Chiropractic for Treatment of Low Back Pain & Use of Prescription Opioids

This week from Dr. Cerami and Utah Sports and Wellness

 

From: The Journal of Alternative and Complementary Medicine, February 2018

 

Quick Summary:

Although there is little evidence that opioids improve chronic pain, function or quality of life, more than 650,000 opioid prescriptions are dispensed per day in the United States. Among these US adults, 59% are prescribed opioids for reporting back pain. Clinical guidelines from The American College of Physicians recommend non-pharmacologic treatment as the first-line approach to treating back pain, with consideration of opioids only as the last treatment option. A recent systematic review and meta-analysis found that for treatment of acute low back pain, spinal manipulation provides a clinical benefit equivalent to that of NSAIDS, with no evidence of serious harms. Among patients with low back pain, recipients of services delivered by Doctors of Chiropractic have a lower likelihood of using prescription opioids, compared with non-recipients.

 

Abstract:

Mortality rates due to adverse drug events (ADEs) are escalating in the United States. Analgesics are among the drug classes most often associated with occurrence of an ADE. Utilization of non-pharmacologic chiropractic services for treatment of low back pain could lead to reduced risk of an ADE. The objective of this investigation was to evaluate the association between utilization of chiropractic services and likelihood of an ADE. We employed a retrospective cohort design to analyze health insurance claims data from the state of New Hampshire. After inversely weighting each participant by their propensity to be in their cohort, we employed logistic regression to compare recipients of chiropractic services to non-recipients with regard to likelihood of occurrence of an ADE in an outpatient setting. The risk of an ADE was significantly lower among recipients of chiropractic services as compared with non-recipients. The adjusted likelihood of an ADE occurring in an outpatient setting within 12 months was 51% lower among recipients of chiropractic services as compared to non-recipients (OR 0.49; P = .0002). The reported ADEs were nonspecific with regard to drug category in the majority of incidents that occurred in both cohorts. Among New Hampshire adults with office visits for low back pain, the adjusted likelihood of an ADE was significantly lower for recipients of chiropractic services as compared to non-recipients. No causal relationship was established between utilization of chiropractic care and risk of an ADE. Future research should employ larger databases, rigorous methods to reduce risk of bias, and more sensitive means of identifying ADEs.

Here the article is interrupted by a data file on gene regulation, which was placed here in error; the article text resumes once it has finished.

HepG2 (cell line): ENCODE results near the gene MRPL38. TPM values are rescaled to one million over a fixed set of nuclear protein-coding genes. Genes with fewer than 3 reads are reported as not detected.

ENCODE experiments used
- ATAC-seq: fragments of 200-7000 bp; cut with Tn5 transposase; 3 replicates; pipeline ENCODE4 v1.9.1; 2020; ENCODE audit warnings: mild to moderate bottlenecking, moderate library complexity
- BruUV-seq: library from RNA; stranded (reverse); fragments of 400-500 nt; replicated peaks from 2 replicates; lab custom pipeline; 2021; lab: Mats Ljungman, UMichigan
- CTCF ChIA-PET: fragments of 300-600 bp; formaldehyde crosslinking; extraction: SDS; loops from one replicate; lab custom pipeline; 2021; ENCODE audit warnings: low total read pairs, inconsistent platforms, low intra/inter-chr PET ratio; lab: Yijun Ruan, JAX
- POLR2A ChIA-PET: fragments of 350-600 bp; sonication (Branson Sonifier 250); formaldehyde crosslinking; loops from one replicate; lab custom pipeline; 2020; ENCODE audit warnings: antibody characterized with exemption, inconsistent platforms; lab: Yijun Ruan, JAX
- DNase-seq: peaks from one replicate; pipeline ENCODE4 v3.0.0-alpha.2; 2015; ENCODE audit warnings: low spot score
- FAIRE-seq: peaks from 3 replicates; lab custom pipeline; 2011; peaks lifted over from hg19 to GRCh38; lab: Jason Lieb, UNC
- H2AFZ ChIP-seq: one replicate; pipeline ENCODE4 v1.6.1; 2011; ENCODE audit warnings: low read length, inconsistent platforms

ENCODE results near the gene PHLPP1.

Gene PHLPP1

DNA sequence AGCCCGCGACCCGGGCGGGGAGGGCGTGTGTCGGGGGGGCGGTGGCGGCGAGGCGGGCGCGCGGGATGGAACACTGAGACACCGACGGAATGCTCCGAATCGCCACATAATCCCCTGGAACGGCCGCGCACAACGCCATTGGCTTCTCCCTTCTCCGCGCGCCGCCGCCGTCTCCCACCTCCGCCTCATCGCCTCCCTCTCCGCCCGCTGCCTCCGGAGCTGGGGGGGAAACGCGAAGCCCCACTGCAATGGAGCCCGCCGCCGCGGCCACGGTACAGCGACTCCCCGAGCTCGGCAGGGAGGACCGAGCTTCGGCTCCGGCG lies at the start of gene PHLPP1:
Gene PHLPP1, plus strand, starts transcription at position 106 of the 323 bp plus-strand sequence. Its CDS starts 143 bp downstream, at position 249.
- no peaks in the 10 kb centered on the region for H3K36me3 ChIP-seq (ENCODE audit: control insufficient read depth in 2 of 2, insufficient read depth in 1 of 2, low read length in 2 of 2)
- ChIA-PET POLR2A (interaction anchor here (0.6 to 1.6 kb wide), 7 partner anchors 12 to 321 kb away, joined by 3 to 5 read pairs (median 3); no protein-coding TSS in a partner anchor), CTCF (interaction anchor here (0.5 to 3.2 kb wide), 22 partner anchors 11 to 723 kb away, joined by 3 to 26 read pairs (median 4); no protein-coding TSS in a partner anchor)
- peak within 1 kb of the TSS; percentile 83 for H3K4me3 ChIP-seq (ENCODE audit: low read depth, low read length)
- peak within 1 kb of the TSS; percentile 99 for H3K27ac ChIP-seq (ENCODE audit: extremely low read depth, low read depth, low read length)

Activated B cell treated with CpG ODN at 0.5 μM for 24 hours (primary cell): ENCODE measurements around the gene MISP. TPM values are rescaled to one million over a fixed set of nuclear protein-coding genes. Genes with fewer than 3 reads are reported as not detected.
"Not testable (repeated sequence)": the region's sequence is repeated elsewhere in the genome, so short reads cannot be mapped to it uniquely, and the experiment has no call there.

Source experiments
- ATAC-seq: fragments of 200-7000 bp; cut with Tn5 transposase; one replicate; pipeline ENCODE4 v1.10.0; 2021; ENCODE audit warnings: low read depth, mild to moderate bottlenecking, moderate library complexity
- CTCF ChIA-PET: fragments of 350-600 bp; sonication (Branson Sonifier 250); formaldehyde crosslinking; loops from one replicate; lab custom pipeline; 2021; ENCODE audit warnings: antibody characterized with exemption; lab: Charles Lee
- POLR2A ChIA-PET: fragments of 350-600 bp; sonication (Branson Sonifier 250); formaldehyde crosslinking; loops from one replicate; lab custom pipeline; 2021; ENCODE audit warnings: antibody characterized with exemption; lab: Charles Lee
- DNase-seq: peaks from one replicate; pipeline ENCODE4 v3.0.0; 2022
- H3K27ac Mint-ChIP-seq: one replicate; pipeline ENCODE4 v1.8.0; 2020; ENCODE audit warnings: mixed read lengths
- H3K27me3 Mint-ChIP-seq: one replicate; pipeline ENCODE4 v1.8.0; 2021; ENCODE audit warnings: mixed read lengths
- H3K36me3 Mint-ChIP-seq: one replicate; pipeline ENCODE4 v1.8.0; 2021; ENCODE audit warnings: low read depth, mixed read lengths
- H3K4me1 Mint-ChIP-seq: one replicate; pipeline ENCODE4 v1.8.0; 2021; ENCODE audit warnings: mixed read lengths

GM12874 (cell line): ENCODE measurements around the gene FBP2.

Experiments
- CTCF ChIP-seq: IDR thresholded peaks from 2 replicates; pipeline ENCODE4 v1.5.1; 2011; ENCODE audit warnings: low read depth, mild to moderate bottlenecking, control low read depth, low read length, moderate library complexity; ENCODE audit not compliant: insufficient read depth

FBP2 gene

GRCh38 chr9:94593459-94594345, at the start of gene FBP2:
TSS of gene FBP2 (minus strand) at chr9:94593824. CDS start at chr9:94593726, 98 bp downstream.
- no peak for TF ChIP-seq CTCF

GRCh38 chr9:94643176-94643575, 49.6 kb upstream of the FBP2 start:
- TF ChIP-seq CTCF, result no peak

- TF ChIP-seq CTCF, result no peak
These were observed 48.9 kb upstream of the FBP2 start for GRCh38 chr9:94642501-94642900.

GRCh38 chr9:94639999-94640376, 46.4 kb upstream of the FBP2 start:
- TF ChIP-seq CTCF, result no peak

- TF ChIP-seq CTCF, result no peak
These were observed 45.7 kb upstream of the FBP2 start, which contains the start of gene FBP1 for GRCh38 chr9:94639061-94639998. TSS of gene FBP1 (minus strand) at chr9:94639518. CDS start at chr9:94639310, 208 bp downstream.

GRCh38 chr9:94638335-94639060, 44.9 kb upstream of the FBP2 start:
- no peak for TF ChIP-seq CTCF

These authors also note:

  • “More aggressive pain management efforts that began in the 1990s have led to an epidemic of prescriptions for opioid pain medications in the U.S.”
  • “Long-term use of opioids is associated with overdose, misuse, abuse, and opioid use disorder.”
  • “After as few as 5 days of taking opioids, the chance of an opioid-naive patient being a chronic opioid user sharply increases.”
    • 1 day of opioid exposure carries a 6% chance of being on opioids 1 year later.
    • 8 days of opioid exposure carries a 13.5% chance of being on opioids 1 year later.
    • 31 days of opioid exposure carries a 30% chance of being on opioids 1 year later.
  • “Little attention has been paid to the potential of non-pharmacologic pain treatment as an upstream strategy for addressing the opioid epidemic.”
  • “A recent systematic review and meta-analysis found that for treatment of acute low-back pain, spinal manipulation provides a clinical benefit equivalent to that of NSAIDs, with no evidence of serious harms.”
  • Spinal manipulation is an effective treatment for chronic low-back pain.
  • “Among New Hampshire adults with office visits for non-cancer low-back pain, the adjusted likelihood of filling a prescription for an opioid analgesic was 55% lower for recipients of services provided by Doctors of Chiropractic compared with non-recipients.”
  • “Average charges per person for chiropractic users—for both opioids and office visits for low-back pain—were also significantly lower compared with nonusers over a 2-year period.”
  • Chiropractic care “could exert a positive impact on patients with low-back pain by reducing unnecessary care, lowering costs, and improving safety.”
  • “Pain relief resulting from services delivered by Doctors of Chiropractic may allow patients to use lower or less frequent doses of opioids, leading to reduced risk of adverse effects.”
  • The filling of a prescription for an opioid analgesic was 55% lower among chiropractic recipients compared with non-recipients.
  • “Conclusions: Among New Hampshire adults with office visits for non-cancer low-back pain, the likelihood of filling a prescription for an opioid analgesic was significantly lower for recipients of services delivered by Doctors of Chiropractic compared with non-recipients.”
  • These authors considered the benefits of receiving chiropractic services for both reduced costs and reduction of opioid use to be “impressive.”
2018-07-09T15:54:17+00:00July 9th, 2018|